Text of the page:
“Of course, the Zanu PF regime is centrally involved in the pauperisation of the majority of the people.

“As a result, most young Zimbabweans are left with no other alternative but to seek economic refuge in neighbouring countries, particularly in South Africa,” MDC spokesperson  Obert Gutu told the Daily News.

“There are no jobs for the majority of our people here in Zimbabwe. Zimbabweans who seek economic refuge in South Africa are mostly the youth, some of whom are university graduates. They take up menial jobs because they are poor and desperate.

“Mugabe and the Zanu PF dictatorship that he fronts should be held accountable for the xenophobic attacks on poor Zimbabweans who have run away from abject poverty and destitution in their home country.

“Diplomacy will, thus, not be a lasting solution. The only viable solution is to kick out the Zanu PF dictatorship warts and all. Thereafter, we can then start to reconstruct Zimbabwe,” Gutu added.

People’s Democratic Party (PDP) spokesperson, Jacob Mafume, said South Africa should take policy positions to protect Zimbabwean citizens in the country, as well as ensure a democratic transition of power in Harare to stop the influx of Zimbabweans to South Africa.

“South Africa must educate its citizens that they are their brother’s keeper. And also South Africa needs to show concern in the politics of its neighbours because the reason why Zimbabweans are flocking to South Africa is because of worsening economic and political crisis here,” Mafume said.

“South Africa must make sure that there is a democratic transfer of power in Zimbabwe and not a sexually transmitted one, including voting for a corpse like we have heard.

“We urge Zimbabweans to participate in the governance processes through registering to vote and voting for the government they want and a country they want to live in,” he added.

Fringe South African opposition leader Khumalo recently promised to drive out all foreigners and to also close the country’s borders within 48 hours of winning elections.

“We are not xenophobic but we work in the interest of South Africans. It is about national identity and pride. There is no nationality called African. You are either South African‚ Angolan or Ethiopian.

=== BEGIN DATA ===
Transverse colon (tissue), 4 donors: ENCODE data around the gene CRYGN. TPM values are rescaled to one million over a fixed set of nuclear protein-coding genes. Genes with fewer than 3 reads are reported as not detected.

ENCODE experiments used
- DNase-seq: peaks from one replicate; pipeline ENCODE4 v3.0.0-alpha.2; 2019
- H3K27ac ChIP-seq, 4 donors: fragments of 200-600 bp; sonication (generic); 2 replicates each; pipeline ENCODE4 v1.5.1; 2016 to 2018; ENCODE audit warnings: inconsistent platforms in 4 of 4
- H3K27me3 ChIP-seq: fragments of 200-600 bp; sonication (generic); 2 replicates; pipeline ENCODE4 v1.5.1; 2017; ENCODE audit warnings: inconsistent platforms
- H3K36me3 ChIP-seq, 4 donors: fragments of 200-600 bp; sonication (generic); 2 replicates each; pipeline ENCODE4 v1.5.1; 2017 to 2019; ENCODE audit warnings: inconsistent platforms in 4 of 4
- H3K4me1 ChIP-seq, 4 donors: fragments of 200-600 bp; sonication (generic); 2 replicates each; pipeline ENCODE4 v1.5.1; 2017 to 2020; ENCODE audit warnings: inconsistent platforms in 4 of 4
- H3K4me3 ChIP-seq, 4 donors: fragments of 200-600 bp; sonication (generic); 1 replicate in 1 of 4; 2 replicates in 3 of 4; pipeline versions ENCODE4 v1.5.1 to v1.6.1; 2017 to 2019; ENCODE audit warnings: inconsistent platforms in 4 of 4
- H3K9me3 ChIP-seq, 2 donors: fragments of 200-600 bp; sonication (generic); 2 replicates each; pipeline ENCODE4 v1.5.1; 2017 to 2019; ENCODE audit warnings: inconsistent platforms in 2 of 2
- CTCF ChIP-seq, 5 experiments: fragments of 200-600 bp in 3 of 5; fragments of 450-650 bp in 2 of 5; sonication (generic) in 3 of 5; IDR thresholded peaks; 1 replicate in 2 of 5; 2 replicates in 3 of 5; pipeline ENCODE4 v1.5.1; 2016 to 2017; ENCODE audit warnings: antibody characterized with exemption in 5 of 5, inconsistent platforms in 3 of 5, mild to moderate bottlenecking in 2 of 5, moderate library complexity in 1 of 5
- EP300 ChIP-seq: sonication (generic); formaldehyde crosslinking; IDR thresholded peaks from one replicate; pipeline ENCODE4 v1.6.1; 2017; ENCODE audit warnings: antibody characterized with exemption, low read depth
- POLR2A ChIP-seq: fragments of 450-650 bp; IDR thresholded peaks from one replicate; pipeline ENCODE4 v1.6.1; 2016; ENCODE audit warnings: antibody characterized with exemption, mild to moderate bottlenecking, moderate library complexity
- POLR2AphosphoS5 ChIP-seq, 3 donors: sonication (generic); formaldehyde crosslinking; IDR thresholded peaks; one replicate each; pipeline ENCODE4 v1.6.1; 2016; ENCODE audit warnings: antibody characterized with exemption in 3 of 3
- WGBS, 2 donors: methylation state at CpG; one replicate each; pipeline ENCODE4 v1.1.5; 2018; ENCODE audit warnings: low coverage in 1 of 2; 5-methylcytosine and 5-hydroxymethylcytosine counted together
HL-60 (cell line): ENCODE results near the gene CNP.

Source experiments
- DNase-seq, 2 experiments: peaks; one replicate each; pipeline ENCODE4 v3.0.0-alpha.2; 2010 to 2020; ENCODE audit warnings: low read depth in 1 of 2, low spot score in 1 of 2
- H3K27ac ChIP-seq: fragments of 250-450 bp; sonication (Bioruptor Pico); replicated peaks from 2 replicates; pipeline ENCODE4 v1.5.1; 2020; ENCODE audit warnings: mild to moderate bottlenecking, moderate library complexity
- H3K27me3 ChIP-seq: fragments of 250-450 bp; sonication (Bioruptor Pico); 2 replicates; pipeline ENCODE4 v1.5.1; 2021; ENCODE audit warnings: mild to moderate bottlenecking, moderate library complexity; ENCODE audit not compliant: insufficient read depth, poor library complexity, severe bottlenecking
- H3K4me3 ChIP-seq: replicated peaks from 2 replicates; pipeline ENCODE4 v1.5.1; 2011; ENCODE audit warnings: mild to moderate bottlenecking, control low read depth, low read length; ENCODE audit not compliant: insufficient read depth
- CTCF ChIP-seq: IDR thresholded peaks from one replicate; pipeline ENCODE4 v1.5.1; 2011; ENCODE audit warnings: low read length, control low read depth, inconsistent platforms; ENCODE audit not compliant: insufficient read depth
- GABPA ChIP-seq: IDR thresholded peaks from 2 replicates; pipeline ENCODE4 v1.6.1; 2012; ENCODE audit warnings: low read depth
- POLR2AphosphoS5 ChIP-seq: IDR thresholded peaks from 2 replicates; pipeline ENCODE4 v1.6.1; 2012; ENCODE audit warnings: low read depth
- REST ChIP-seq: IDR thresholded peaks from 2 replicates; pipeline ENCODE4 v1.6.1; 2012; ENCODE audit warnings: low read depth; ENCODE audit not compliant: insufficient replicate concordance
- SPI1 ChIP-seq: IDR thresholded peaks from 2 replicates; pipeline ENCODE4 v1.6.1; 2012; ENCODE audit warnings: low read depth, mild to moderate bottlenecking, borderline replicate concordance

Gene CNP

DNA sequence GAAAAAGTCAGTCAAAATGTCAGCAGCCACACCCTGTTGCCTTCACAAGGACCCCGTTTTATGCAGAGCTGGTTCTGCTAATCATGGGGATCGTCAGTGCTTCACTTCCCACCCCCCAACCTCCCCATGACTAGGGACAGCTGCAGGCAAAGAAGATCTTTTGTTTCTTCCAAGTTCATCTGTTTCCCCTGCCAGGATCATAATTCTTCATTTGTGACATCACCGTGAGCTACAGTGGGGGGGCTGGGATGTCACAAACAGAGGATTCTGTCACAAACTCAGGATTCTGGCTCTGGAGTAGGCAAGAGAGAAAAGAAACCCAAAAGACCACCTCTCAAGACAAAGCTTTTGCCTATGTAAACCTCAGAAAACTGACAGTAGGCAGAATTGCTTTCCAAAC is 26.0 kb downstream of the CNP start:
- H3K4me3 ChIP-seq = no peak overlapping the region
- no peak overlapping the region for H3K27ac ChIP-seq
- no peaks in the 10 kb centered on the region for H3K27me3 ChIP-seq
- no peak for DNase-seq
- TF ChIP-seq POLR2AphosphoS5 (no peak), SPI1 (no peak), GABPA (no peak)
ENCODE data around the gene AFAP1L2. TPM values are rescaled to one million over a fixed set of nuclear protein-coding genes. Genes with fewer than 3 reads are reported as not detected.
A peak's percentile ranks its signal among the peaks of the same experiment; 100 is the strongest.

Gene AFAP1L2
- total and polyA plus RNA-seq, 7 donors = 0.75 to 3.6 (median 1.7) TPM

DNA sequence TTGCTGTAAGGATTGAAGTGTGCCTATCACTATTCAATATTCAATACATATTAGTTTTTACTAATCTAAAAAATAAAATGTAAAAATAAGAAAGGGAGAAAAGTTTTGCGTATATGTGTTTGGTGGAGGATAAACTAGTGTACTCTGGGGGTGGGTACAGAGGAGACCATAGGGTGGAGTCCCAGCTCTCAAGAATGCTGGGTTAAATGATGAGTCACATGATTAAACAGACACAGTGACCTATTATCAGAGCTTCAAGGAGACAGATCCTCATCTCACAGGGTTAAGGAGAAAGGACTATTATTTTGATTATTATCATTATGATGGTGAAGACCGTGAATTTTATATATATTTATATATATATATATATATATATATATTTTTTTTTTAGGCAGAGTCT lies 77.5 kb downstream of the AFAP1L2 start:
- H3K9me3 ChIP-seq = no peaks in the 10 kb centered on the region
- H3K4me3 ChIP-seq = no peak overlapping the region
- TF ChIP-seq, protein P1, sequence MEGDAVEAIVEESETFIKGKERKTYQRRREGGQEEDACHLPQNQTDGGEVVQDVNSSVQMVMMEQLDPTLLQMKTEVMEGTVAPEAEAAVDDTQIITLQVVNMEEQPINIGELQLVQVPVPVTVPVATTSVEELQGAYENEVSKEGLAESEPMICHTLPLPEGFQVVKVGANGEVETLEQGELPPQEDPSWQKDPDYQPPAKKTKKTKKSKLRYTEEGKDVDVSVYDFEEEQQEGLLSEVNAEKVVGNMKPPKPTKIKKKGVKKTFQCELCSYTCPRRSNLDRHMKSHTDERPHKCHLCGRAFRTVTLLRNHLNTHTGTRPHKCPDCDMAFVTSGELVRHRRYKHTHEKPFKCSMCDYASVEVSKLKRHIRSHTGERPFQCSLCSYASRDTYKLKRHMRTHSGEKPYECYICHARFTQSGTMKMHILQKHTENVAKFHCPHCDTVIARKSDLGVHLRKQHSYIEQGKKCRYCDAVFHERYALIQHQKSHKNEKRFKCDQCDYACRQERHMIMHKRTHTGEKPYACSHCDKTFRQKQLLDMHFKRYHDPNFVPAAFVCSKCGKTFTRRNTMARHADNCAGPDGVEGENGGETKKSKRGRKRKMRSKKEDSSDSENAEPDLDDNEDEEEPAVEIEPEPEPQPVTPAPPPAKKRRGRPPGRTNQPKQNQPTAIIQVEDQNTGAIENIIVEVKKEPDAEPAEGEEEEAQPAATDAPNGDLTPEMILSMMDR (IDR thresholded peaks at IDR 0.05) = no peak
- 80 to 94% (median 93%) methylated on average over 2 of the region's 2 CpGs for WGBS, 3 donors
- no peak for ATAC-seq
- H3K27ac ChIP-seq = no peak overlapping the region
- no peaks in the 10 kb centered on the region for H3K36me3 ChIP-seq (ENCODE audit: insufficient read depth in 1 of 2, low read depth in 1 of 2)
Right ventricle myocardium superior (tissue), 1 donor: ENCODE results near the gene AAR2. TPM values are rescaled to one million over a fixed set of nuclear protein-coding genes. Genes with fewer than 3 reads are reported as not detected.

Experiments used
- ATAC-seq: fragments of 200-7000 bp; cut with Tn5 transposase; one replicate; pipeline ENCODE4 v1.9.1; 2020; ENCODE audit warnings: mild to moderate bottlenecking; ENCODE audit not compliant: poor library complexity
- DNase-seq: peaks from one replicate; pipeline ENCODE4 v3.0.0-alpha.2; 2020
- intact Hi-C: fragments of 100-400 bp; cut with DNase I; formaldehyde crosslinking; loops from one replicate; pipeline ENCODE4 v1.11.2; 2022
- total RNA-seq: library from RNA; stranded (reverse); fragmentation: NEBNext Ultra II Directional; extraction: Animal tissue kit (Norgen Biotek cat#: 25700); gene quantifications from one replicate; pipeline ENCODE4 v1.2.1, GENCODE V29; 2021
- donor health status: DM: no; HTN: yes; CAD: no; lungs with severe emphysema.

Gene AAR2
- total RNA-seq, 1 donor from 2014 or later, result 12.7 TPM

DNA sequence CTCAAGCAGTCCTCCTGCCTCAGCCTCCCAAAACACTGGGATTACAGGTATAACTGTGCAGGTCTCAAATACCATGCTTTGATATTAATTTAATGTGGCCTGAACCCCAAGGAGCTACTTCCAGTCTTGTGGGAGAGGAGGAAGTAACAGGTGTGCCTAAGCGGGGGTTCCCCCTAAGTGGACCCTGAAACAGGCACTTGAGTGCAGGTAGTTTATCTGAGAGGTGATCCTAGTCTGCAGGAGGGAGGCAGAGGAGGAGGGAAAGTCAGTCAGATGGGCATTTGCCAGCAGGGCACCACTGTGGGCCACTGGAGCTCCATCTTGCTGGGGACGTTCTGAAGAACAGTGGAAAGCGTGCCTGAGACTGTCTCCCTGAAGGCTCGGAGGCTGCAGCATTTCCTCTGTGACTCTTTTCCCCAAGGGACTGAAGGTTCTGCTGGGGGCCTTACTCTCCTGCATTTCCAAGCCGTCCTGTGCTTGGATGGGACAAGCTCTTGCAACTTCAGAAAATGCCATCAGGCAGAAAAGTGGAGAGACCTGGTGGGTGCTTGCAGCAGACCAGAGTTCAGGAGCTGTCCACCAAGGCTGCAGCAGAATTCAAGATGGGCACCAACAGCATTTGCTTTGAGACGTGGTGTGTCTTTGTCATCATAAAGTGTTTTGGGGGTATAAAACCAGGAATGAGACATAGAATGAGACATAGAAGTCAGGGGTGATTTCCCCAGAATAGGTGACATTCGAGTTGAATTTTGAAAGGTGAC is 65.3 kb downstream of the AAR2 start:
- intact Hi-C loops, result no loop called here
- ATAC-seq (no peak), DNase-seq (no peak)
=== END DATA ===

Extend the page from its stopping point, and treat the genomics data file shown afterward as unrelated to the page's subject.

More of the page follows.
“My (identity document) states that I am a South African‚ not African‚” he told South African media earlier this week.

According to the rabidly xenophobic 37-year-old who grew up in the United States of America, there are more than five million Zimbabweans‚ nearly six million Malawians and 3,2 million Nigerians in the country.

“Now add millions more from Mozambique‚ Pakistan and Congo .... It cannot be‚” he said.

He said the presence of so many foreign nationals in South Africa was causing suffering and creating social and economic problems.

Comments (5)

is this how Khumalo was treated when he was in the US

xoxo - 25 February 2017


CHAOMA - 27 February 2017

South Africans don't like most of the jobs being done by foreign nationals in their country.A good number of them are lazy,they don't like to work in mines,farms and industries.Some of them(South Africans)do appreciate that their country will be on its knees without the foreigners working in their mines,farms,hospitals,industries and colleges/universities.

wilburt. - 27 February 2017

Let's face reality people, about 12 million out of 52 million people in SA are foreigners. Only about 40 million are SA. thats about 1 in 5 people being foreiner. it is surely unfair on the part of south africans, though not justifying xhenophobia. @wilburt south africans are not lazy, anyone will choose the easier jobs given options. didn't malawian work NRZ acqquiring houses thereby in Lockinvar Harare, Tshabalala, Sizinda Bulawayo because you Zimbabweans shunned away from manial jobs? SAs have the right to choose jobs, let them enjoy their country, let us work towards developing our Zimbabwe so that we can stay here. Of course SAs got to remember that during Apartheid they sort refuge in Zimbabwe and the rest of the world. Especially Jacob Nkandla, he did years in Zimbabwe, remember Gedlie?

Spectetor - 28 February 2017

This people are just useless,complaining over everything and who told them 3.2 million Nigeria live in SA,this people are fool,there growing no of SA population in Nigeria,taking our Job and our men,but are not complaining,by the time will start attacking SA it going to be worst,anyway no need to attack SA company in Nigeria,because most of the SA company in Nigeria are own by the Europeans

Don - 26 March 2017